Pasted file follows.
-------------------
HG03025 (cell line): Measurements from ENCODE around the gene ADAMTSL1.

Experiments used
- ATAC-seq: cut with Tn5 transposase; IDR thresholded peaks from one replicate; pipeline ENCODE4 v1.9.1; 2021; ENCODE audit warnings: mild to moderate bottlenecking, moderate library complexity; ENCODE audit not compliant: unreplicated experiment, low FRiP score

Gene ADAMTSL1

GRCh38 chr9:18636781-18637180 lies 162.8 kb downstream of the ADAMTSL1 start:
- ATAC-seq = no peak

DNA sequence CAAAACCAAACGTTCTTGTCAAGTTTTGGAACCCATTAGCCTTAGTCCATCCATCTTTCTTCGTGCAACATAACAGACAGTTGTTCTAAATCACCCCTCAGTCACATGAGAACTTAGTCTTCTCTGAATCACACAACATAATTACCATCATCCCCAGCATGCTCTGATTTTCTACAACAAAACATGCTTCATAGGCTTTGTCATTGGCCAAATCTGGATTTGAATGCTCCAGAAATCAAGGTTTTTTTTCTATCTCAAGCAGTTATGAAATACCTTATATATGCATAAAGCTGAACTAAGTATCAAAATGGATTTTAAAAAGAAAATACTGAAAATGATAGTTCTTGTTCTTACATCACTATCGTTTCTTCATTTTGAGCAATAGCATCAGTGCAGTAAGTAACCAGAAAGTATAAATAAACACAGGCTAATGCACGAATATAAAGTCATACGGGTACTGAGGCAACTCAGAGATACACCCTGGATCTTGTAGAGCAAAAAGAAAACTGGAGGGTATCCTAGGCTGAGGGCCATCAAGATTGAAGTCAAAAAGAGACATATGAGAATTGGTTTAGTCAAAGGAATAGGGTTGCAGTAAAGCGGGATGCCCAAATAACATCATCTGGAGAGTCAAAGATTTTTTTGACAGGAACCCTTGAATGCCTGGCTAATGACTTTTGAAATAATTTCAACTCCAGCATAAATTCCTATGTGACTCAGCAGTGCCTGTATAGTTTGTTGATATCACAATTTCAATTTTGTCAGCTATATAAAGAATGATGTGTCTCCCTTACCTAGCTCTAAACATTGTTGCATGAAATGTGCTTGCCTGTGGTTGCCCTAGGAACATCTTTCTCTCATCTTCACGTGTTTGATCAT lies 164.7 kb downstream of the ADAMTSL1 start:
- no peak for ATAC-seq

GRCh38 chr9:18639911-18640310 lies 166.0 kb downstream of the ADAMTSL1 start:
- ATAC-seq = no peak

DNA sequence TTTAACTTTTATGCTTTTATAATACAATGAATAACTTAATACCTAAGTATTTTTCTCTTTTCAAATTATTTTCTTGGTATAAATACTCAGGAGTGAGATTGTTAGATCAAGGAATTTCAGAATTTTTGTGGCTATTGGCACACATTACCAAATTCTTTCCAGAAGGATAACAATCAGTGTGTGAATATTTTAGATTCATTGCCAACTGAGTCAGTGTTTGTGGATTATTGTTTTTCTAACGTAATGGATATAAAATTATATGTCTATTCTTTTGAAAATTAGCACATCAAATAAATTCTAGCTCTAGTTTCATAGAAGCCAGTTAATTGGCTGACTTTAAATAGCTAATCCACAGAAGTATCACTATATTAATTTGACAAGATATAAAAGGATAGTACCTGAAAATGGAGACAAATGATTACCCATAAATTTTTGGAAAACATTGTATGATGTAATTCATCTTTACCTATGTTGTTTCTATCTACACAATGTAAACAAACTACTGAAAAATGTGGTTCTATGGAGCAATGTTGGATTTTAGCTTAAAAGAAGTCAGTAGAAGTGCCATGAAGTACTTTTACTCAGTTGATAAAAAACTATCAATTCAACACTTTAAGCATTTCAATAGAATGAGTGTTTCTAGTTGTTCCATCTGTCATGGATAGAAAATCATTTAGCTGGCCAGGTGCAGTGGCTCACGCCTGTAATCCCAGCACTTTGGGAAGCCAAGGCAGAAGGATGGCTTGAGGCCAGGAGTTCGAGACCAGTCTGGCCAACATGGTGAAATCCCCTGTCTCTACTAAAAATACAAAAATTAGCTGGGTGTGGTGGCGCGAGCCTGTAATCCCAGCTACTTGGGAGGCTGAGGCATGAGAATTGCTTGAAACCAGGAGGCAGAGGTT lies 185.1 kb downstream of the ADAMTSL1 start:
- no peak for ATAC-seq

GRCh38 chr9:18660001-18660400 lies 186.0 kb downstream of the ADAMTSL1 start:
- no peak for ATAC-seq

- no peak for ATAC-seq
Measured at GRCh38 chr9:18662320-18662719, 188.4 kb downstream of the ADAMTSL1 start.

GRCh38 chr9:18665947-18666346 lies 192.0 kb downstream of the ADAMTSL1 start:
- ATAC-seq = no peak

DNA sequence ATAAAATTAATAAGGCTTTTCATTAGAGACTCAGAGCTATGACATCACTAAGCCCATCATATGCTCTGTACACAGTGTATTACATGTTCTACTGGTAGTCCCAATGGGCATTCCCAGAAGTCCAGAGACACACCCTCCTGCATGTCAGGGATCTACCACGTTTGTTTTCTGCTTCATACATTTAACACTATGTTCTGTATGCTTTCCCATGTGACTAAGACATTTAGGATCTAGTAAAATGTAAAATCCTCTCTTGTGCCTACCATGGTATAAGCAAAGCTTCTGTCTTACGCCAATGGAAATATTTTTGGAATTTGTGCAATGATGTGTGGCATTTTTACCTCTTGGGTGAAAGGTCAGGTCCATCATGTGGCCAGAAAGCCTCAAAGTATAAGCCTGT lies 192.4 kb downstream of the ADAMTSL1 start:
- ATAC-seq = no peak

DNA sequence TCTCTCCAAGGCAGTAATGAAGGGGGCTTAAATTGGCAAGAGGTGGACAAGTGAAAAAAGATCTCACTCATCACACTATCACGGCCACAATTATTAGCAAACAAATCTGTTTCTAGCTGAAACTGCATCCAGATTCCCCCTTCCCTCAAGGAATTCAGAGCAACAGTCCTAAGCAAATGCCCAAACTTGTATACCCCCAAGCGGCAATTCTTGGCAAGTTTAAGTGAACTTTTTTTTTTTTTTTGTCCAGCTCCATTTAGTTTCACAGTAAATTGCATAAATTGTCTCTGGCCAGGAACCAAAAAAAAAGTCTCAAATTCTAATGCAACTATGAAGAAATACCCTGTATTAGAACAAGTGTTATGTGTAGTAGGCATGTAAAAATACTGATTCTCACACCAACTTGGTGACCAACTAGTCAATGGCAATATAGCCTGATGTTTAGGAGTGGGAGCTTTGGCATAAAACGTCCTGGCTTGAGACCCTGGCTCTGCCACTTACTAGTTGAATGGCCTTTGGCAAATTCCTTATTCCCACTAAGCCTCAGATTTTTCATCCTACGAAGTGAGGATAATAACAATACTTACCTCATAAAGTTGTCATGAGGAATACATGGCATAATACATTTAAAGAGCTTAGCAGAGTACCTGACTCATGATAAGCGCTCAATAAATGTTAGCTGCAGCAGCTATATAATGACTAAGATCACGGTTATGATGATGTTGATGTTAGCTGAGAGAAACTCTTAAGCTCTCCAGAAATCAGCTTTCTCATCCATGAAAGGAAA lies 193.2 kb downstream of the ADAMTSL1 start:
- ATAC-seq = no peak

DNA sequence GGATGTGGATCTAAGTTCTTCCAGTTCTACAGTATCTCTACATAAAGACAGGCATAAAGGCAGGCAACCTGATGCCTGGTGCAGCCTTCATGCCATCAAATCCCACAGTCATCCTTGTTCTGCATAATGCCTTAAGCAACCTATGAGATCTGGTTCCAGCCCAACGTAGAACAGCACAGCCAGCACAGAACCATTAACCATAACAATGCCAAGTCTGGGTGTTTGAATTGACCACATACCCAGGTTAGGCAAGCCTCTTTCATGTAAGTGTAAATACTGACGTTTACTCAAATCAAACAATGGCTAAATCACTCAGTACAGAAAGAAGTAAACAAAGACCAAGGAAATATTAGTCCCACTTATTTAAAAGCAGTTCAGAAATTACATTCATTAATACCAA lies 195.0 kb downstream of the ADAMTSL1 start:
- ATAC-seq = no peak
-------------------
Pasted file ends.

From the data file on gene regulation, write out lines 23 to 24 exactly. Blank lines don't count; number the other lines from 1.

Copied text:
DNA sequence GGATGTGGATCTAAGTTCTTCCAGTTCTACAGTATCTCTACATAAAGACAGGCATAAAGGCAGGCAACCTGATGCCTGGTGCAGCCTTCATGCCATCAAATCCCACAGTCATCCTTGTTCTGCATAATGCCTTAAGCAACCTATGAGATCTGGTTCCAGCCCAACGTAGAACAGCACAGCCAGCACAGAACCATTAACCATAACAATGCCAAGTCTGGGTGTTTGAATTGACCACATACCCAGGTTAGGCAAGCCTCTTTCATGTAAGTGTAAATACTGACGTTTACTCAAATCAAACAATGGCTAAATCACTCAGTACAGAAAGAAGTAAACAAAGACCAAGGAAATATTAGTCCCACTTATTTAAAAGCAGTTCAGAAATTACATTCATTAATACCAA lies 195.0 kb downstream of the ADAMTSL1 start:
- ATAC-seq = no peak